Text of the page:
Thursday, June 7, 2012
Your School Fundraising Profit Margin Matters!
Hey real quick. 10% back to the school is not a fundraiser. It's a service or possibly just a sales tactic.
Things are what they are so... it's up to you to understand what fundraisers are fundraisers and which are just marketed as such.
If you're in the market for a school fundraiser of any kind or a service to enhance your school, perhaps this post will help.
School fundraisers are intended to make money. There's a numerical reality to every fundraiser and they do vary considerably. A fundraiser with a good gift and wrap fundraising catalog company for example (I put my company here as an example, but there you may find alternatives out there) is strategically designed to produce results. In fact, very significant dollars can be earned in just a few weeks with very little volunteer help.
Fundraisers in this category include:
• Gift & Wrap catalogs
• Frozen cookie dough
• Magazine sales
• Some chocolate bar, jewelry and candle sales
By contrast, some fundraisers are more of a service. You offer something for a token of good will back to the school or group. Seems like maybe a slight distinction in some cases and a big difference in others. Let's delve in. First off, I am certainly not dogging these types of efforts. I want you to know up-front that whatever you do for fundraisers and services is fine by me if it's fine by you. I do in fact have a fundraiser in this category spirit gear for schools and groups. They just don't generate the same income to the group. That is truly the deciding factor. Things like participation matter as do the number of products sold.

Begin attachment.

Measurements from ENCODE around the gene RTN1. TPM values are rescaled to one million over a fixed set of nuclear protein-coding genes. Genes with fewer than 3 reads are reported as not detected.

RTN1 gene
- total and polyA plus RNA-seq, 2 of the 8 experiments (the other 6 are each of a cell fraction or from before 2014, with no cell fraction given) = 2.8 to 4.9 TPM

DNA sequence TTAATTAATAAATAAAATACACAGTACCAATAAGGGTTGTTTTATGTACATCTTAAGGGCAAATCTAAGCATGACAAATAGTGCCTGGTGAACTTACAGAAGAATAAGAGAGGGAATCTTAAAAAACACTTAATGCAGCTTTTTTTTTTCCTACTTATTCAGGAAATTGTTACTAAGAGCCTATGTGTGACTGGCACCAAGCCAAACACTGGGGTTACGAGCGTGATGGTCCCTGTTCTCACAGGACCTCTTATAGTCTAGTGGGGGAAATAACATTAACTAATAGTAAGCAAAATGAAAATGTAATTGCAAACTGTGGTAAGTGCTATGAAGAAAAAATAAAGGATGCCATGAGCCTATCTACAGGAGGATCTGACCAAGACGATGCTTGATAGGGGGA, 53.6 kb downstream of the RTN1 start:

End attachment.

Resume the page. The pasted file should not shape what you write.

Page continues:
Items in this category include:
• Box top and other label rewards programs
• Recycling programs
• Restaurant nights
• Single product fundraisers
• Party fundraisers - gold parties, Tupperware, mattresses
• Book fairs
These all have a service element to them. Recycling old electronics gets the schools a few dollars while providing a way to get rid of old and unused items that are of value for someone else.
The reason I mention this is simple...
If you offer a service fundraiser then roll right into a fundraiser designed to make money, what happens?
Yep, some folks will feel as if they have already contributed to the cause and not participate. So, instead of raising $100 for the cause, they've recycled a toner cartridge worth $2
I realize this is pretty general, but it's worth considering. The profit percentage you make is clearly important. Making sure that your participants are focused on the fundraisers that generate the most income is important.
If you want to develop a fundraising strategy that works, the other stuff should be reconsidered. The last thing the school needs is to host 10 or more service fundraisers during the year and call them fundraisers. Just like 'The Boy Who Cried Wolf', if you really do need money, everyone will just assume they have already come to your rescue enough.
Ok, until next time!
Keep the conversation going - twitter.com/believekids